Survey respondents were a self-selected group, and despite the vetting procedures, the wording of questions may have inadvertently influenced the results. The target audience of the survey was faculty members, but in many cases administrative support staff have the responsibility of learning the nuances of how to comply with the policy. Also, it is unclear how comparable the results from UCSF are to those of other institutions.


A total of 200 members of the UCSF community responded to the survey: 60.0% faculty, 17.5% postdoctoral fellows, 10.0% other academics, 10.0% students, and 2.5% staff. This represents a response rate of 2.6%, with a confidence interval of +/−7.0%. While this is a small response rate based on 7,500 recipients, it was a higher response rate than we anticipated. Not every respondent answered every question. All respondents did rate their awareness of the NIH policy, with 84% of the survey respondents considering themselves aware or highly aware of it.

One hundred ninety-nine people answered 3 of the survey questions about the mechanics of complying with the NIH policy. More than half (57%) had received an NIH grant within the last 3 years, and slightly less than half (45%) had taken steps to deposit articles in PubMed Central. Among the small number (n = 40) who had sought assistance in understanding how to comply with the policy, most (59%) had contacted the publisher or editor, 17% the UCSF Library, 27% the departmental grant administrator, and 22% NIH staff.

Of 199 respondents, over 90% (185) of respondents rated themselves as aware or highly aware of the concept of open access. Of those who had received an NIH grant within the last 3 years (n = 86), 50% indicated that they considered a journal's open access policy when deciding where to publish.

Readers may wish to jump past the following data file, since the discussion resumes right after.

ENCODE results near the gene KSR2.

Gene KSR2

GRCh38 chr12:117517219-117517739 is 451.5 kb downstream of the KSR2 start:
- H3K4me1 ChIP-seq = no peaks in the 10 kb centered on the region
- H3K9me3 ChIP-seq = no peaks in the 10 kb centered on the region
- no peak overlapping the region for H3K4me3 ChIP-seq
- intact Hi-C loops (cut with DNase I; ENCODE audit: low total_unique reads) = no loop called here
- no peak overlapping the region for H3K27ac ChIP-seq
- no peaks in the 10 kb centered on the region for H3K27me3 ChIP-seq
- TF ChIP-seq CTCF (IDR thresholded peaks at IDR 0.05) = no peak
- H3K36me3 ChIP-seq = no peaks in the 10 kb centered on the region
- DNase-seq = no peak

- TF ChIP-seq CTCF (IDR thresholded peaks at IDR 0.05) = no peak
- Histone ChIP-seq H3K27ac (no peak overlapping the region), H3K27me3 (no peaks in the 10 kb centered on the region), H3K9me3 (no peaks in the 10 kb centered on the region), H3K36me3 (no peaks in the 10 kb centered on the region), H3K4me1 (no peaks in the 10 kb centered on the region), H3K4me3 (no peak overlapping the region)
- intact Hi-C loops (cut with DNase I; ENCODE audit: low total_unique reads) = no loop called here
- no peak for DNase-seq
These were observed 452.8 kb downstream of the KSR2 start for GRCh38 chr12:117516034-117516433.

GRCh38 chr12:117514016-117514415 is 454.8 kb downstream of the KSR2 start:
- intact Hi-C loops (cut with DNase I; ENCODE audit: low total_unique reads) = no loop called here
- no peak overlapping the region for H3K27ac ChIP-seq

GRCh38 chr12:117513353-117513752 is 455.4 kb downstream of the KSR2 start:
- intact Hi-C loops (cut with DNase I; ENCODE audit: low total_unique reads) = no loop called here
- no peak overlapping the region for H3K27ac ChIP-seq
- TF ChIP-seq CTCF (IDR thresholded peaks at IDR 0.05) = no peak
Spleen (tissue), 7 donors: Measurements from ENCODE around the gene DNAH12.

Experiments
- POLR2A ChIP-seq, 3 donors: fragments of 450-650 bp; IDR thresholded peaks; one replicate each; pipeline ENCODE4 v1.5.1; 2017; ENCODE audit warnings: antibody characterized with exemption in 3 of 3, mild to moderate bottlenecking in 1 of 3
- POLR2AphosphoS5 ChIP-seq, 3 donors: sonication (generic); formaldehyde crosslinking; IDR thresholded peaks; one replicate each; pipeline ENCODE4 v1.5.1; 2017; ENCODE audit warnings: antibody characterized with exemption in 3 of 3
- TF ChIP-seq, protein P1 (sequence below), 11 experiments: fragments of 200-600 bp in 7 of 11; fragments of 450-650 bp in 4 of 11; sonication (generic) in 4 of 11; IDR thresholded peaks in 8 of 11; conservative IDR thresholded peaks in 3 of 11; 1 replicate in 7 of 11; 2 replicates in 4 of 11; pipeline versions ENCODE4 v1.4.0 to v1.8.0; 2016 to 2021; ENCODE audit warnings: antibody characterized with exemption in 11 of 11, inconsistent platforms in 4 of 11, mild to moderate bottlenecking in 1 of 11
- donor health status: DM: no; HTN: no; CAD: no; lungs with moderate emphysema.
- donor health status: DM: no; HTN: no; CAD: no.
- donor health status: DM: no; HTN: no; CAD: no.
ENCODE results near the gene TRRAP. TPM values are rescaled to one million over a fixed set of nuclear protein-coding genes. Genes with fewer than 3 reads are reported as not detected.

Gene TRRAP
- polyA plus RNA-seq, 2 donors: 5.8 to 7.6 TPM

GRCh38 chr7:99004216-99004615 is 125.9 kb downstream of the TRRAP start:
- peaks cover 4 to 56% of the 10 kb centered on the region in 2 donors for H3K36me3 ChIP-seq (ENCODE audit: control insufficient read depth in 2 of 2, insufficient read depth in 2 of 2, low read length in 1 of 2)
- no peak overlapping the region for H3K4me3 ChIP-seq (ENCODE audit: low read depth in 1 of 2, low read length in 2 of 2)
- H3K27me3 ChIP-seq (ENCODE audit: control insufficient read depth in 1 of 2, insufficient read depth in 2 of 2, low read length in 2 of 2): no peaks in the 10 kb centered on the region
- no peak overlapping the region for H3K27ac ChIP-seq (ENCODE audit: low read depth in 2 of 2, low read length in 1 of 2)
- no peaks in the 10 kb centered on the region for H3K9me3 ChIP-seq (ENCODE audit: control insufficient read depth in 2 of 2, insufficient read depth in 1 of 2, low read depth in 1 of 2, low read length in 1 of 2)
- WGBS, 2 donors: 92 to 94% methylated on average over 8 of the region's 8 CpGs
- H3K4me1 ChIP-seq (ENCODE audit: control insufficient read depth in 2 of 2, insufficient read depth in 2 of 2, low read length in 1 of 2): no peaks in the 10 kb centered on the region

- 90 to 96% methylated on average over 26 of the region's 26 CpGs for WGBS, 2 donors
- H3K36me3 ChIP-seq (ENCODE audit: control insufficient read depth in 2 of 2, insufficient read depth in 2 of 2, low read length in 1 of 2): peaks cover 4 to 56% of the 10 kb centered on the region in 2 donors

One hundred ninety-four respondents identified positive benefits of open access, with 80% (155) identifying “easy access to articles” as a positive benefit to open access (Table 1). One hundred sixty-eight respondents noted concerns about open access, with the most frequently mentioned concern that it would be an additional administrative burden; 36% of respondents indicated this concern. In general, the multiple choice responses revealed more positive than negative feelings about open access; 36% of respondents were neutral when asked about negative developments, but only 9% failed to mention any positive developments.

Table 1
Positive and negative benefits of open access*

People with positive or negative views can appreciate the “other side of the coin” when it comes to open access. For example, 26% (n = 40/155) of respondents who listed easy access to research articles as a positive development also noted its potential negative impact on publishers. The survey allowed respondents to choose as many options as they wanted, because open access publishing presents questions of competing values.

Free-text comments captured feelings about the positive and negative impacts of open access most vividly. There were almost twice as many critical as positive comments (n = 19 v. n = 10). Many negative comments seemed to conflate journal programs that offered immediate deposit into PubMed Central as part of an author fees option with the more general concept of open access. Here are some sample comments, both positive and negative:

Positive: “Scientists should not have to purchase their own results, they should share with each other”; “Informatics can be performed on databases of research articles (if truly open access).”

Negative: “Can be expensive for projects with limited funds”; “It really is difficult to figure out how to handle the administrative burden.”


While the survey result numbers were relatively small, the free-text comments were highly informative and have informed our campus outreach efforts as well as opened up new avenues of research.

The survey's targeted audience was faculty members, but it would have been helpful to target administrative staff as well, because these individuals are often tasked with understanding the nuances of compliance with the policy. The strong faculty perspective did help elucidate philosophical perspectives about open access and provided implicit information about researcher's motivations regarding where to publish.